"Come on! Where did you get the bottles?"
Snow slides an eyeball in my direction, as if I should know the answer, but when he sees my open-mouthed dimness he seems to dig into himself for a reply and then says: "We got them in a park. We never took them from anybody directly. They were just there."
Something about that sounds wrong, but damned if I know why. Bush, moistened by the wet air, muscles pulsing as he constantly readjusts his grip on my companion, thinks it over. "What park? Where do you come from?"
"And don't try to tell us you're from around here," sneers the bulky little serpent-man who has control of me. "Jaguars maybe, but never one of _them_." He nods slickly at Snow.
"We're _not_ from here," Snow grumbles. "We're trying to head home. Let go."
"You can't get home," Bush repeats. "What part of that place are you from? What park?"
"It's far north," Snow snorts, becoming more and more agitated; he certainly seems to feel that he has right to be who he is and to go where he is going. I would follow him along meekly, if only these monsters would let us go. I wheel again on my captor, but although I may swipe him with one claw-tip he ducks around behind me again, and I feel my back twist uncomfortably as I try to follow through. Out of one of his limbs extends a pointed scale, and he rakes me with it inside the pit of my thigh.
I don't scream. I just flatten down again and switch my tail back and forth as if the expression comes naturally. In fact, it feels weird, and I don't know why I'm doing it. Nothing is right. And the place is so hot, even as night is falling...
Snow must not be easy to hold onto, because both he and the snake-man are panting. "It's in that Other place. I just know it," Bush gasps darkly from his soft-flesh mouth with its odd, scaled edges. "I ought to kill you right now."
"Should we bite them?"
"No. I ought to kill them, but I need them for something. I could do it myself, but there have been enough settlements damaged already in this heresy. Jar, bring the cat. We're getting off this path."
I think for a moment that it might be my chance to run, but the yellow-black-banded snake-with-limbs is all over my whole body at once. It crosses my mind that a jaguar ought to be _somewhat_ capable in a fight with a snake, and droop at the realization of my own uselessness in this form.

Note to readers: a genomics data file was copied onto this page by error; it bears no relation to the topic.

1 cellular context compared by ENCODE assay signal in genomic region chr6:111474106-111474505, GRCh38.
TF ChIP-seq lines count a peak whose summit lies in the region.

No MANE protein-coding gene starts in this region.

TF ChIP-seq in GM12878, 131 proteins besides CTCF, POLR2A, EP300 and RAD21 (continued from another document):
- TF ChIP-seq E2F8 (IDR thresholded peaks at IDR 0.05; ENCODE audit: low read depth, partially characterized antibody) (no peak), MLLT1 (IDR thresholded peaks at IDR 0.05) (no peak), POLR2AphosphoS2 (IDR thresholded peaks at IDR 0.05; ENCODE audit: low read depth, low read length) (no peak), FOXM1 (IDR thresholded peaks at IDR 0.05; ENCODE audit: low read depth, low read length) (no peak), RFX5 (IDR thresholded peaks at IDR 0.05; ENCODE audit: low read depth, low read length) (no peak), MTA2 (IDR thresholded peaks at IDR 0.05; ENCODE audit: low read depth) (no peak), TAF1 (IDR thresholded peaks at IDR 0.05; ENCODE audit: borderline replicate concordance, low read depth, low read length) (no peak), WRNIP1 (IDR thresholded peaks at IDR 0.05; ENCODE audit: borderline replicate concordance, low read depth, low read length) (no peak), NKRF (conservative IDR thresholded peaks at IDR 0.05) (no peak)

It's hotter in the close undergrowth, or at least I think it is, but I begin to realize that I haven't had a drink in hours, and my paws' sweat is starting to stick as though it's piling up on itself just from a few moments of staying in one place. Hunger, in this body, feels different, but I begin to recognize it. In the midst of thinking this, it occurs to me that I remember something else about myself from before: hunger, and that captured sensation brings me a little more into myself. Jar, reeking of danger-- although whether because he has hurt me or simply by virtue of his species I don't know-- hisses every time I move. He lets me lick and chew a chunk of tree bark out from between two of my front toes, but all the time he is breathing over my muzzle and swaying threateningly.
Snow is silent and angry, and seems to want to raise a hand against Bush every time the huge, brown-patterned man steps in front of him in his irritated pacing back and forth. I wonder that he doesn't worry about bringing down other animals upon us, but I suppose that with his weight and knowledge of the area he doesn't care. Something is bothering him, though, and he peers distractedly into the darkening greenery with his high-set eyes.
Jar seems confident, but even he is a bit shaken each time Bush rustles and stamps on another patch of twigs and brush. "What's up, why are we staying here?" he asks, still with sharp, rigid scale-points hovering over me. "We could bite them and that would be it. It's obvious they came from the burned grove. We can't get to their garden, or park. They came with someone else's bottles, and not through a mountain crossover. We can't do anything about it."
Bush's spine seems to elongate as he whirls and snort-hisses over Jar's form. Snow instantly looks to the north, but Bush sees it and stamps a foot down on the side Snow would have to head from to escape. "That's what troubles me, Jar, you know it is. We can't get to that place and stop it. And these two, and all their people, whoever they are, think they can just come and go as they please, and this is _my_ territory! There's been enough damage done. They'll get the bottles from the village for us. Those idiots will be friendly to anyone, even Strangers."
"But, Bush, why--"
"Shut up! Shut up and I mean that!" Bush seems at a loss for how to say more and still not let on whatever bothers him. I take a look at Snow's expression, and see and smell that this detail has given us both a modicum of hope. Bush is uncertain. He and his cohort are better-fed, or rather, fed at all, and know the land, but still they are keeping us alive and for something which makes no sense to Jar. Bush is not letting on about a weakness, and maybe we can yet make a getaway.